The principle of this heat pump is shown in Figure 3. The heat pump consists of a magnesium oxide reactor and a water reservoir. In heat storage mode magnesium hydroxide (Mg(OH)2) is dehydrated by surplus heat (Q d) at Td from sun. The generated vapors are condensed at the reservoir at TC and the condensation heat (Q d) of the vapor is used for desalination cycle at day time. The hydration of magnesium oxide proceeds in the reactor by introducing the vapor, and a hydration heat output (Q h) at Th is generated to operate desalination cycle at night. Thermal drivability, which does not require mechanical work, is one of the advantages of the heat pump. The environmentally friendly and economical nature of the reactants is also advantageous. This type of heat pump is able to store heat at around 350°C through Mg(OH)2 dehydration and to transfer stored heat at temperatures between 110 and 150°C through MgO hydration. The solar thermal energy storage and 24 h delivery around 100°C is best suitable for sustainable desalination processes [17, 18, 19].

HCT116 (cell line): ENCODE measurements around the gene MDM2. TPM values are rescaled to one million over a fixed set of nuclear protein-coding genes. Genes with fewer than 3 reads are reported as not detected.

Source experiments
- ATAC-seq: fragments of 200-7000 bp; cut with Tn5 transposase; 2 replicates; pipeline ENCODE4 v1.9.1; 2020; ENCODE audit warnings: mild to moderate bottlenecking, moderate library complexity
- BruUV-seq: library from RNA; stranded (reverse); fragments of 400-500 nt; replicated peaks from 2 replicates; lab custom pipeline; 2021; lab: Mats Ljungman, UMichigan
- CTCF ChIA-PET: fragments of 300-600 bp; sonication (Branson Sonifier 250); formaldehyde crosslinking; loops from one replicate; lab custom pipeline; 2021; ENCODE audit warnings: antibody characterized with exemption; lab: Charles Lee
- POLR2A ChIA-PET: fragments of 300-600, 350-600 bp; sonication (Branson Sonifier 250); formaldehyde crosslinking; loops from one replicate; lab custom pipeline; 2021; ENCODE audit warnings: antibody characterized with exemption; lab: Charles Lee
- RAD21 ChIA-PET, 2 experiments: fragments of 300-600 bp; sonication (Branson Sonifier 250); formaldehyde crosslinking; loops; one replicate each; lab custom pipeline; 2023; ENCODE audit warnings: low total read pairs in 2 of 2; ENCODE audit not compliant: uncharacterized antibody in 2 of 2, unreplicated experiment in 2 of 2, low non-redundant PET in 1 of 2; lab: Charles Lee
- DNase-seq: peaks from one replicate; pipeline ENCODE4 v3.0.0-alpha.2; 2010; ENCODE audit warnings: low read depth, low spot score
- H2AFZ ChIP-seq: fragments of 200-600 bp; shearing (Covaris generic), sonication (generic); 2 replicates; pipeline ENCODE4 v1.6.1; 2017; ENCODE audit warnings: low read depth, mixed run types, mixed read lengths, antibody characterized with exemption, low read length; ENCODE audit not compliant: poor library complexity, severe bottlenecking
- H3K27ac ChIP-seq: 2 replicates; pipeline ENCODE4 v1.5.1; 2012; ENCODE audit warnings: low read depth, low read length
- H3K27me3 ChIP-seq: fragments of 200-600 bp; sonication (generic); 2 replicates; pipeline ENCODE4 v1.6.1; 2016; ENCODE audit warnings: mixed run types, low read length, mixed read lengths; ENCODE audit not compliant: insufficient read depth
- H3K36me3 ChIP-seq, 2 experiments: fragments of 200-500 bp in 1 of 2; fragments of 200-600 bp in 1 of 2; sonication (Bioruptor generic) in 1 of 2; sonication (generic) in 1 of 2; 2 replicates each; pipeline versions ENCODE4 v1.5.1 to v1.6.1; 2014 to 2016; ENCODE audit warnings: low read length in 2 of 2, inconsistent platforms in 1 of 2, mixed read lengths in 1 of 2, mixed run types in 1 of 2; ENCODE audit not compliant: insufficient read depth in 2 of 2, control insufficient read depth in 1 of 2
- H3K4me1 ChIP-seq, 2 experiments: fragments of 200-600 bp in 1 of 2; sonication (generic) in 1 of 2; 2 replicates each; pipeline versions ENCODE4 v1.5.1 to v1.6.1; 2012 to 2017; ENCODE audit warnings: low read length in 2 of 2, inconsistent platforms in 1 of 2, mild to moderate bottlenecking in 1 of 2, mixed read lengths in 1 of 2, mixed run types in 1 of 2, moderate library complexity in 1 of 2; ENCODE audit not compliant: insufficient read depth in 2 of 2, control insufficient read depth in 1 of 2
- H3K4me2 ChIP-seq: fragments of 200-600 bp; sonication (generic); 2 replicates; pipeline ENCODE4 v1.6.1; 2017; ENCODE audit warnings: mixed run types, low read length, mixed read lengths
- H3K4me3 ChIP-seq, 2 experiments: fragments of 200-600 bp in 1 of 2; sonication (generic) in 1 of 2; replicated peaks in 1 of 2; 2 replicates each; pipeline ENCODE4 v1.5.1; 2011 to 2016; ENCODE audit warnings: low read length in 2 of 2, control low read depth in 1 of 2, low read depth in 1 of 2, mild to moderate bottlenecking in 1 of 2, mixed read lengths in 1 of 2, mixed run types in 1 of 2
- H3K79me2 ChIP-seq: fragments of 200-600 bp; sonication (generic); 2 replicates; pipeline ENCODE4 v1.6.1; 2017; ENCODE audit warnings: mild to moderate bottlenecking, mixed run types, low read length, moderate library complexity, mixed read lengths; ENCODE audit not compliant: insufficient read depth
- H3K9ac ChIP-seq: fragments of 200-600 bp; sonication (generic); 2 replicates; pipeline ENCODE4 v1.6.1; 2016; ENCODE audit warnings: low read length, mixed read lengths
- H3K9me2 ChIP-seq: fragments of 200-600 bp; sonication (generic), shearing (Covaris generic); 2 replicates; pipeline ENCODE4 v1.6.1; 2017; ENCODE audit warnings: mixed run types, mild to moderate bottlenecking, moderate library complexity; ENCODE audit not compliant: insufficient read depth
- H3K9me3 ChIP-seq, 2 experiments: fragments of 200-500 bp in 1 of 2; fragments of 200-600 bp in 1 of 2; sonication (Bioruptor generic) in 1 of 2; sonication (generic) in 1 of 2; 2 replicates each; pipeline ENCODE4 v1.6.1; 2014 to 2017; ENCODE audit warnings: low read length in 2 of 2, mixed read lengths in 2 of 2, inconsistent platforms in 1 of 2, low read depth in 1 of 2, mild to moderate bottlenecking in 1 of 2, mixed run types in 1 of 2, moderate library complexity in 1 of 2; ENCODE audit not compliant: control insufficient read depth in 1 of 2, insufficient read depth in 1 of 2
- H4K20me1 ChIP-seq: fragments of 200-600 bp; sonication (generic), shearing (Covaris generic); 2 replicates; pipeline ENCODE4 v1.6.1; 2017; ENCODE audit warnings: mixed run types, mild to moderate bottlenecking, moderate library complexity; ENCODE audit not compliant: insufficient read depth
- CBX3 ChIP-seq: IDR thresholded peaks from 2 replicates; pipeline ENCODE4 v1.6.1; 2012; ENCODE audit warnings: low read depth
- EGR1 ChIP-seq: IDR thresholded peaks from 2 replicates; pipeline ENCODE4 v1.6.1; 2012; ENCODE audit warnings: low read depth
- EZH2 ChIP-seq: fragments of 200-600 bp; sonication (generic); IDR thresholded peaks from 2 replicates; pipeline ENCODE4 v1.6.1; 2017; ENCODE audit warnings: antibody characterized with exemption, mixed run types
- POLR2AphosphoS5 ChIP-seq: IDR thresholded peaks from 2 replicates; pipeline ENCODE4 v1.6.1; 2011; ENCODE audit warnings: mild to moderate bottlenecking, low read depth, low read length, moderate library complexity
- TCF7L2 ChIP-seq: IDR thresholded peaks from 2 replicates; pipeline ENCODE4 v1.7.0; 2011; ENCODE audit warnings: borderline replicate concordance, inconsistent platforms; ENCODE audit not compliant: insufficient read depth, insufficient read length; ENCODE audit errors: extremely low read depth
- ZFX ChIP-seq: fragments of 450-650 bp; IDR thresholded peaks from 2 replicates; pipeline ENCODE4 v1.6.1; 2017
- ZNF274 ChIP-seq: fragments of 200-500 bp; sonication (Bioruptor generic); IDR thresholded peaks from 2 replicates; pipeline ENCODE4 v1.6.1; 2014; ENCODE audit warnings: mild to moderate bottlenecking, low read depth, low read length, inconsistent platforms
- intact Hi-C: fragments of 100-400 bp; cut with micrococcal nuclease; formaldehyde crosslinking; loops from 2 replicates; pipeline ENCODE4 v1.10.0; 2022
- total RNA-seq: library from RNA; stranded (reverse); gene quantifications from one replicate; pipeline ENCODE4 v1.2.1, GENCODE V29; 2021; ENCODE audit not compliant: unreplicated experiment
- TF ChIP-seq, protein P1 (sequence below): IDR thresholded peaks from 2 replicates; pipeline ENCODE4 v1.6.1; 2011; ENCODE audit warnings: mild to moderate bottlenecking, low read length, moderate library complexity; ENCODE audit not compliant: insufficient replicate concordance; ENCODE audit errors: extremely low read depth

Figure 3.

MgO thermal energy storage system operation.

The renewable energy (RE) driven desalination processes are already commercialized but at low scale due to some operational complexity. Table 3 summarized the major renewable desalination plants operated in the world and estimated cost of water production.

Plant name Location Technology Capacity Energy source Cost* (US$/m3)
Kimolos Greece MED 2000 Geothermal 2.5–3
Keio university Japan MED 100 Solar thermal
PSA Spain MED 72 CSP
Ydriada Greece RO 80 Wind 2–6
Morocco Morocco RO 20 PV 2–5
Oyster Scotland RO Wave energy 3–5
KAUST** Saudi Arabia MEDAD hybrid 10 Solar thermal 0.5

Table 3.

RE driven desalination technologies and water cost.

Cost is estimated based on plant capacity more than 1000 m3/day [20].

Refs. [21, 22, 23, 24, 25, 26, 27, 28, 29].